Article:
Children's Sports and Dental Injuries

Children's Sports and Dental Injuries

5 Mistakes You're Probably Making When You Clean Your Teeth

by Lillian Dixon

By brushing your teeth twice a day, you can reduce your risk of cavities and gum disease. However, there is more to cleaning your teeth than simply placing your toothbrush in your mouth and mindlessly wiggling it around. Many people put their dental health at risk by making at least one of these five basic mistakes every time they brush their teeth. How many mistakes are you making?

1. Not Brushing for Long Enough

You should brush your teeth for at least two minutes every morning and evening. If you brush for a shorter time, you may not remove all the plaque from your teeth, giving bacteria a chance to multiply in your mouth and attack your tooth enamel. Invest in an electric toothbrush with a built-in timer or use a clock or watch to ensure you brush for a full two minutes every time.

2. Brushing After Meals

Brushing your teeth is vital for dental health, but there are times when it can do more harm than good. Acids in foods and drinks temporarily soften tooth enamel, allowing the strokes of your toothbrush to wear it away. Wait for an hour after eating or drinking before you brush, so your saliva has time to neutralise the acid.

3. Using the Wrong Brushing Technique

If you only brush the front surfaces of your teeth and neglect the backs and the gum line, you could be storing up problems for the future. Pay attention when brushing your teeth to ensure you brush every surface, including the chewing and inside surfaces. Remove as much plaque as possible by tilting the brush at 45 degrees to the gum line and using small, circular strokes to clean every tooth. If you use an electric toothbrush, you simply need to hold the brush against every tooth at a 45 degree angle and let the brush's oscillations do the work; there's no need to scrub up and down.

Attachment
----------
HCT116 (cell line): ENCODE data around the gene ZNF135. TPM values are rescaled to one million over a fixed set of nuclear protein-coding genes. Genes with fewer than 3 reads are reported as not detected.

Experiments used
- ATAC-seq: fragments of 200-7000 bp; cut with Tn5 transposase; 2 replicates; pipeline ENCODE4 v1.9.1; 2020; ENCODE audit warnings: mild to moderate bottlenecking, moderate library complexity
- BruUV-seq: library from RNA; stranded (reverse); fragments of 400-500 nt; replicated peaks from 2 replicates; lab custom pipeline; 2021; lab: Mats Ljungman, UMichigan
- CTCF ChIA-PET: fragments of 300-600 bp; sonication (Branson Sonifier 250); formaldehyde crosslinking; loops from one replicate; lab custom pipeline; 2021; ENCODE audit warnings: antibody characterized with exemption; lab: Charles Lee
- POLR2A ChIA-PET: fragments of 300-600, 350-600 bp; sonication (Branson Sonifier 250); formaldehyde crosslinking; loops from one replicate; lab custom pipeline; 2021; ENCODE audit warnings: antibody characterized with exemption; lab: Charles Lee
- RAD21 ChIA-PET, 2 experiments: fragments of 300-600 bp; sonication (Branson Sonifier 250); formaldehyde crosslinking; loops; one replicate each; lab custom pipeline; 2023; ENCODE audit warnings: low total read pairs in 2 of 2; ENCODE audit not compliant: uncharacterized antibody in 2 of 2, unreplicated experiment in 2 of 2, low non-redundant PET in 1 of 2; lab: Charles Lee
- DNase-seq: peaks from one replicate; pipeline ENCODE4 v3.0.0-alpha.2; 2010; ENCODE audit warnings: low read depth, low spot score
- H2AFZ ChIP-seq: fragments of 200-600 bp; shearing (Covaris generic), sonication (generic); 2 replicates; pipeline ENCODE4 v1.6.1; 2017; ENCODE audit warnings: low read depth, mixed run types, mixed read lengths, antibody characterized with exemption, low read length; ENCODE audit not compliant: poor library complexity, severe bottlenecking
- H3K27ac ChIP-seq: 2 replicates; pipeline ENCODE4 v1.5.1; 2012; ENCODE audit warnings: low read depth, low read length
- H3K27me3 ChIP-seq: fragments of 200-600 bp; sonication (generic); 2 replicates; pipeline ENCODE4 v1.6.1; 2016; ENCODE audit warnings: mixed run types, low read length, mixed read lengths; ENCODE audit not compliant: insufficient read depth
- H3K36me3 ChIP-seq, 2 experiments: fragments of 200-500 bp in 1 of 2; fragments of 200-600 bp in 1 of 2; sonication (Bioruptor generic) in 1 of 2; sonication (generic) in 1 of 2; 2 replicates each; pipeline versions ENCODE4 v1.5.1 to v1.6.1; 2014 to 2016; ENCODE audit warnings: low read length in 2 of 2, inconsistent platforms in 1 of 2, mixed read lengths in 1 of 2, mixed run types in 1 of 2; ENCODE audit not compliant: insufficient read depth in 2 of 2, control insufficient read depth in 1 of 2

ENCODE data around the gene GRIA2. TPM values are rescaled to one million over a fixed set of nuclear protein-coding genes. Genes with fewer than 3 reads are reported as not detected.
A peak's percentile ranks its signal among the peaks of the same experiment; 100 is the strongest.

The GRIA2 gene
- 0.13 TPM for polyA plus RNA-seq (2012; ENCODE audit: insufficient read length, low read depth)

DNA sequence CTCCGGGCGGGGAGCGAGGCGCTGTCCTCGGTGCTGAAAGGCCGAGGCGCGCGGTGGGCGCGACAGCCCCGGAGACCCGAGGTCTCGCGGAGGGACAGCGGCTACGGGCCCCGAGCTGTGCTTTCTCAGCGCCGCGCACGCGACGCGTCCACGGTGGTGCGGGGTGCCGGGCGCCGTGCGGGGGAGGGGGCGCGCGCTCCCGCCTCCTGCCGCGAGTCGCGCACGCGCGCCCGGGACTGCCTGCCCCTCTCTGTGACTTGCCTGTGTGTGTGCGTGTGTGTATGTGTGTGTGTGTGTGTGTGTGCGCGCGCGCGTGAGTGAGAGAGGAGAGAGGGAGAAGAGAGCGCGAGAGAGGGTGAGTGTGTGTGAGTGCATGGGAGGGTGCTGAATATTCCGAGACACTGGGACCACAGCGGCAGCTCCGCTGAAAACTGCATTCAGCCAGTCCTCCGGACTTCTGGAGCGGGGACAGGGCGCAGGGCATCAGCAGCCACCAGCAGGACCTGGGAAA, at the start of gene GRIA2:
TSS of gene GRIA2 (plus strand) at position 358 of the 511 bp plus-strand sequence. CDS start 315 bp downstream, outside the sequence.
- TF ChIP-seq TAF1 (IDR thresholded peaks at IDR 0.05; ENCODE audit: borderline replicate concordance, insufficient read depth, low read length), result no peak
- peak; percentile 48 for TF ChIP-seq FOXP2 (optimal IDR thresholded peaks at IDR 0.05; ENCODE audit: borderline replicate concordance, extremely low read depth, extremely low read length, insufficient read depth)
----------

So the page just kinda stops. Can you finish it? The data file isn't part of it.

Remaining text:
4. Using the Wrong Type of Toothbrush

For most people, a toothbrush with a small head and medium or soft bristles is the best choice. If your toothbrush head is too large, you may find it difficult to manoeuvre around your back molars. Hard bristles can hurt your gums, particularly if you press too hard with the brush.

5. Forgetting to Floss

There's a reason your dentist is always telling you to floss: brushing alone can't remove plaque and food from the tight spaces between your teeth and below the gum line. Forgetting to clean these parts of your mouth could lead to bad breath, cavities and other serious oral health problems. Don't make the mistake of forgetting to floss; do it every day before you go to bed to protect yourself from dental problems in the future.


About Me

Children's Sports and Dental Injuries

As a mum, I know how essential sport can be to children's development. Through team sports like soccer, kids learn persistence, sportsmanship and the value of supporting their team members. However, all that learning carries some risk as well, and a stray elbow or a ball to the face can result in oral injuries. I have been the mum rushing to the emergency room with a precious permanent tooth sitting in a cup of milk. Admittedly, at the time, I wasn't even sure if the cup of milk was the right solution. As a parent, you will face those situations, and I'm here to make sure you know what to do when they pop up. With this blog, let's explore children's dentistry and sports injuries together... I want you to have the info you need to stay cool, calm and collected, regardless of how many teeth are on the pitch.